General Motors has issued an auto defect recall for many of its vehicle models for five different safety defects.
According to a news report in The New York Times, the company recalled 2.7 million vehicles bringing the total number of vehicle this year by GM in the United States to 11.2 million.
Last year, the company recalled 758,000 vehicles in the United States.
In February, the automaker recalled millions of older-model small cars for defective ignition switches – a vehicle defect that has been linked to at least 13 deaths.
The most recent recall covers five separate safety issues and includes some of GM’s top selling models such as the Chevy Malibu midsize sedan and the company’s full-size pickups.
Millions of cars have taillights that could malfunction and 477 trucks and big SUVs could suddenly lose steering because parts were not tightened properly.
The steering issue is so dangerous that GM has advised owners not to operate the vehicles until they have been repaired.
Brake Light Issue Caused Accidents
The largest of this new wave of recalls covers 2.4 million midsize cars with faulty wiring that could cause brake lights to malfunction and not illuminate.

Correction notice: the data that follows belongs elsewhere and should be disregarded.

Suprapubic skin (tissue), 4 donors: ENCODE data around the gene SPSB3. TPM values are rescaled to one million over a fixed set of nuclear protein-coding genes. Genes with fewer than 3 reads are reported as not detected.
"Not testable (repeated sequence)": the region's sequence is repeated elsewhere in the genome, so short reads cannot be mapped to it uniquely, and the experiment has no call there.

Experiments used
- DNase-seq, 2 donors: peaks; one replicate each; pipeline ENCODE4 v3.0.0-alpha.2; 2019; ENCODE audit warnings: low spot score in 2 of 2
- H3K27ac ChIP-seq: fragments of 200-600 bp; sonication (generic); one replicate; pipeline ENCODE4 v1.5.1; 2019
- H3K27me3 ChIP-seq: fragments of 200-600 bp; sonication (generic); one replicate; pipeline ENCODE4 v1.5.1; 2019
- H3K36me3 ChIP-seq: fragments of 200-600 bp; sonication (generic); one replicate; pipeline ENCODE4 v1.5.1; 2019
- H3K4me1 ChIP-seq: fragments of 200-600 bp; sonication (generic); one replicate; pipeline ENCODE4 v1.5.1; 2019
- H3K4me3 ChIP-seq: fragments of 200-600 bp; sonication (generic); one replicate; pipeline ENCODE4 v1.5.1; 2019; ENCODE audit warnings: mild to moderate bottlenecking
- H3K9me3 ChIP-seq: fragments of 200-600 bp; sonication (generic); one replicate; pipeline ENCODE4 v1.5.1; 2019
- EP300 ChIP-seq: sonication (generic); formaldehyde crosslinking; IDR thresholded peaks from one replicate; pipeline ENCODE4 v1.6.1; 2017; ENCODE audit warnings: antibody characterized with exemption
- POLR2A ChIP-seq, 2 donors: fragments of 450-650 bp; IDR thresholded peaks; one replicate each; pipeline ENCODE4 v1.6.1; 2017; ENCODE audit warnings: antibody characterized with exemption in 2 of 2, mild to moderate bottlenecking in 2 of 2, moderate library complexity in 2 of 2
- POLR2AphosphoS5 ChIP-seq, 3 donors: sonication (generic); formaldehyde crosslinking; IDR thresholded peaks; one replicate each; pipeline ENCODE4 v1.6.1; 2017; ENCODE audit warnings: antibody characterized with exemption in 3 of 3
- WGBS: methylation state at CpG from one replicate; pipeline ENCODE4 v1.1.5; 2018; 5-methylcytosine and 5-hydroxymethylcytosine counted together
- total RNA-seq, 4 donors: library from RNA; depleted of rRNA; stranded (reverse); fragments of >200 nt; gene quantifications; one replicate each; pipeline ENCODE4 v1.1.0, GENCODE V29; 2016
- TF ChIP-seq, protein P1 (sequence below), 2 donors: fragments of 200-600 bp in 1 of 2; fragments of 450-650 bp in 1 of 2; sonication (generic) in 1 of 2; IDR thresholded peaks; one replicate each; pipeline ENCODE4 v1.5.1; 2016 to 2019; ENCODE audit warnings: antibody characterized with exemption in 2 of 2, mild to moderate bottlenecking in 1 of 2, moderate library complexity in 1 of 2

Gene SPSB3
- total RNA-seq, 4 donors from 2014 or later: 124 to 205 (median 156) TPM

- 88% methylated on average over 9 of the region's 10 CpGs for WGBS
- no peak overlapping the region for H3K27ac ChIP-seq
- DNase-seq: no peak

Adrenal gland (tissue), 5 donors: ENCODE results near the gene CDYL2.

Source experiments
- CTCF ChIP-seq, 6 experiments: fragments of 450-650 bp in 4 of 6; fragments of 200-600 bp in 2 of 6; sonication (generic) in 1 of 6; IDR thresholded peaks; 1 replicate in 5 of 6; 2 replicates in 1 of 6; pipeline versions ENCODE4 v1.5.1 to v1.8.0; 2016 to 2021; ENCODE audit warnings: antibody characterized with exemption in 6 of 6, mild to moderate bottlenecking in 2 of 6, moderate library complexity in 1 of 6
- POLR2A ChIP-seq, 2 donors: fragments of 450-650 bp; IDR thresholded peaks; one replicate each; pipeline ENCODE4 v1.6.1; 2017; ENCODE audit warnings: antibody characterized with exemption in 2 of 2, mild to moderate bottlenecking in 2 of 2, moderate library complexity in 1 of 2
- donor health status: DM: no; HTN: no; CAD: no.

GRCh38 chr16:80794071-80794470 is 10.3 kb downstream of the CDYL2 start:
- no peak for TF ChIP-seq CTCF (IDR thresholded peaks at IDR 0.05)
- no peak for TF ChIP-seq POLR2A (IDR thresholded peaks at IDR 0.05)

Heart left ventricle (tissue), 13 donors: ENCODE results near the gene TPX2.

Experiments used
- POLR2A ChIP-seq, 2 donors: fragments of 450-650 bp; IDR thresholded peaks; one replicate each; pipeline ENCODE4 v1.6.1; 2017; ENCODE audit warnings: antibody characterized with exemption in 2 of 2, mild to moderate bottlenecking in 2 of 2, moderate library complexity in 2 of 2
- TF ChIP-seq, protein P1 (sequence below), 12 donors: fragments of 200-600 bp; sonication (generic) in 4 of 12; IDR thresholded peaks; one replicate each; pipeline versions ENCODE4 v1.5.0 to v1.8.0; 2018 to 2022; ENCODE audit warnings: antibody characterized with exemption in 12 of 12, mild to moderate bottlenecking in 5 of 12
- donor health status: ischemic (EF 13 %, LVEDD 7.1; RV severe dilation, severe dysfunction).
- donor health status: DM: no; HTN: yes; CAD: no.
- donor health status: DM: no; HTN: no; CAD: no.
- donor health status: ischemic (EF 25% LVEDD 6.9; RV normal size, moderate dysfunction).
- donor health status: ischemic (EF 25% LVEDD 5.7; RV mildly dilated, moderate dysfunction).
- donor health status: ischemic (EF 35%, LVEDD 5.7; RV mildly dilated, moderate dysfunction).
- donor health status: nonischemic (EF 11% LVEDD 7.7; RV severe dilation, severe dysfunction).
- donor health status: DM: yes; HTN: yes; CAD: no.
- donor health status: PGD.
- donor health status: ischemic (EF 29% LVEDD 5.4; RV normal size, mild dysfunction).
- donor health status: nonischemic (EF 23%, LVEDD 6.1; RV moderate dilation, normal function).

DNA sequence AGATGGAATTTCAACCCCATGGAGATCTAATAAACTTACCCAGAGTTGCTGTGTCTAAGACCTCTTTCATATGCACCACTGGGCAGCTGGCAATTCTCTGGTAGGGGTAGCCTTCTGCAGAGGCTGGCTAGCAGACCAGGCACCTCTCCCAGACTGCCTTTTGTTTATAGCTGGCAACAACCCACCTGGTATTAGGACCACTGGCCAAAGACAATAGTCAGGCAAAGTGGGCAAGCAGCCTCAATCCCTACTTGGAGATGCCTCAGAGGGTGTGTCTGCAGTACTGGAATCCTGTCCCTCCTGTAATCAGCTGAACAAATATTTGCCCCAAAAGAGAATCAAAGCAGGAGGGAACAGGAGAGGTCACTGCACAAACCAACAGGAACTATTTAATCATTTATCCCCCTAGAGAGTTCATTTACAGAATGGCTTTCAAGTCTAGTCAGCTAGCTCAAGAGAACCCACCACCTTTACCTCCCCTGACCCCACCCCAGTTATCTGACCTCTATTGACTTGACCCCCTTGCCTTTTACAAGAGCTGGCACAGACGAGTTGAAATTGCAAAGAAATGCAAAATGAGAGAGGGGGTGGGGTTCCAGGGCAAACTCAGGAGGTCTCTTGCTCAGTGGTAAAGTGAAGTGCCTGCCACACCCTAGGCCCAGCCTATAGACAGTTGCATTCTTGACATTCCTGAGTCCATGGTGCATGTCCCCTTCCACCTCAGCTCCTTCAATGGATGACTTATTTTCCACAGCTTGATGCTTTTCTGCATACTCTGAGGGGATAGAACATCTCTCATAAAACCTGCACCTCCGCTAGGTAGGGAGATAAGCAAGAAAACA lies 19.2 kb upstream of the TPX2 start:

It could also disable safety features such as the electronic stability control, which tries to correct for skids.
This problem could affect the panic braking assist, which is designed to ensure the vehicle’s full braking power is being used in an emergency stop.
The vehicles with faulty wiring include the 2004-2012 Malibu, the 2004-2007 Malibu Maxx, the 2005-2010 Pontiac G6 and the 2007-2010 Saturn Aura.
This recall in fact expands a 2009 recall of 8,000 vehicles, which federal safety regulators had challenged as inadequate. GM limited that recall to relatively few 2005-2006 Pontiac G6 models for the brake light defect.
Last year, the National Highway Traffic Safety Administration (NHTSA) sought more information about why the automaker did not recall other vehicles that appeared to use a similar system.
A Disturbing Trend
Now, GM has issued the recall based on “additional investigation.”
The automaker said it knew of hundreds of complaints relating to this defect including 13 accidents that involved two injuries, but no fatalities.
As early as in 2008, the automaker told dealers that there might be an issue with the brake lights, but there was no recall until 2009 and even then, only 8,000 vehicles were included in the recall.
In the case of the ignition defect, which as a result 13 people died, GM had known for a decade that the vehicles needed to be fixed. And yet, there was no recall and no warning to consumers.
According to estimates, the ignition problem would have cost the automaker less than $1 to fix.
They chose not to do it. In the case of these brake light issues as well, they knew six years ago that there was a problem and that it was causing accidents and injuries.
Again, they chose not to do anything about it. They chose to put profits before the safety of their consumers.